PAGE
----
June 25, 2012 5 Comments
The first rule of management is that successful management is actually more about how you manage yourself rather than being about how you manage others.
Management life tends to be extremely busy and demanding, particularly when you manage a large and complex organisation or business unit, and it is easy to forget that just having an external focus is not enough for one to be successful as a manager. It is critical that you take the time to also manage yourself as well as those for whom you have been given responsibility.
Here are some of my main focus areas for self-management.
How you manage your own integrity, ethics, goals and performance
Good managers do not wait for their boss to initiate a performance review to discover how they are doing in their job. It is important that you keep a critical and subjective view of your own performance and behaviours in the same way that you would do for the members of your team. Too many managers tend to readily see weaknesses in their employees without serious review of their own. It is easier, for example, to blame weak sales on underperforming salesmen than it is to look at how you, as the sales manager and the person who controls the culture and environment, are impacting the business levels being attained. Managers who fail tend to blame others, rarely themselves, but a skilled manager should monitor his own performance with even more rigour than he measures others.
How you manage your own career
No matter how senior you get it is critical that you manage your own career rather than allow it to depend on the vagaries of the fates. Too many managers are driven by opportunities that arise around them, or that come to them, rather than having a clear understanding of what they actually want to do and how they plan to get there. I was regularly amazed at how many young people I interviewed in my time who told me that their goal was to “have your job”, but when I asked them how they intended to achieve that goal, had absolutely no idea of what it would entail. A successful manager must have a clear understanding of his intended career path and the planning, training, development and mentoring needed to get there, as well as how to go about showing to the corporate “heavies”, through current performance and proof of future potential, that s/he is suitable for promotion.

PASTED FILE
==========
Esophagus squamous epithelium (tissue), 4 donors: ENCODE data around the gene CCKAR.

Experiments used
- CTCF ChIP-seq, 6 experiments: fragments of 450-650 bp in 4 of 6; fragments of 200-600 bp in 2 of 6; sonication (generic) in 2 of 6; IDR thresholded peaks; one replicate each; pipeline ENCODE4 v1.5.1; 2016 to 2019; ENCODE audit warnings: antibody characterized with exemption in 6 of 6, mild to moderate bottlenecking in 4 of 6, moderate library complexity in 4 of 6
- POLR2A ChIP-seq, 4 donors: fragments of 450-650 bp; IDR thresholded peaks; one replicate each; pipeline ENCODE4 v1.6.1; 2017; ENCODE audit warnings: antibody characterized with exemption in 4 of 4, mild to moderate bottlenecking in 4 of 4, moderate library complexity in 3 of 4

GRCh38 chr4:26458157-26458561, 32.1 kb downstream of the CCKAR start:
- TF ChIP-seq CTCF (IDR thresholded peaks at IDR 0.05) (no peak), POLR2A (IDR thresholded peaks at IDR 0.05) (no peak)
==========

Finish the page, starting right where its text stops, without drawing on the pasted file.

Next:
How you manage your time, both work and personal
If you don’t focus on managing your own time, others will do it for you and then you will then have no control over your own life. The more senior you get the more you will find that your year will start off pre-planned to a major degree. Towards the end of my corporate life, by the time that my calendar allowed for both internal and external board meetings, my own and my boss’s management meetings as well as customer events, speeches, lecturing, teaching, mentoring, shareholders meetings, partner events and press involvements, my year was already about 70% pre-determined, and mostly involved considerable travel commitments. You must get control over your discretionary time by blocking out time for focussing on the tasks that drive your own success rather than that of others. It is also critical that you ensure that you block out time for vacations andpersonal and family events as I have rarely found a successful executive who does not have a supportive, understanding and forgiving family life.
How you manage upwards and sideways
Successful managers understand that they have to build a suitable and effective working relationship with their boss. You have to be able to convince your boss that s/he can trust you enough to leave you alone to do your job, yet be there when you need him for things like advice or to remove a road-block that s/he is better placed to do. This means that you have to ensure that s/he has a detailed enough understanding of what is going on in your area of responsibility, both good and bad, to feel comfortable with according you the right to continue to control the destiny of your business area. I always told my management team that the five words that they should fear most from me was if I told one of them that “I am here to help”. You also have to build solid relationships with your network of peers as success is rarely driven in isolation.
How you manage your health
Management roles can be tough on the body and the mind, and personal physical fitness is a key element in promoting mental health. The strains of continuous travel, with changing time zones, cultures and cuisines can place massive stresses on the body and it is rare for a successful executive today to be heavily overweight and unfit. When you are “on the run” most of the time it is critical that you watch your diet, alcohol intake and exercise levels. There is no need to become excessive about it, but it is important that you keep up a fitness regime that enables you to meet the pressures of the role without it impacting your ability to do the job. In particular it is critical that you have an ability to differentiate between pressure and stress. I have found that pressure can be a key ingredient to drive the adrenalin that makes you achieve great results, but unmanaged stress can kill you.
Dee Hock, founder of VISA International said
“Control is not leadership; management is not leadership; leadership is leadership is leadership. If you seek to lead, invest at least 50% of your time leading yourself—your own purpose, ethics, principles, motivation, conduct. Invest at least 20% leading those with authority over you and 15% leading your peers. If you don’t understand that you work for your mis-labeled ‘subordinates,’ then you know nothing of leadership. You know only tyranny.”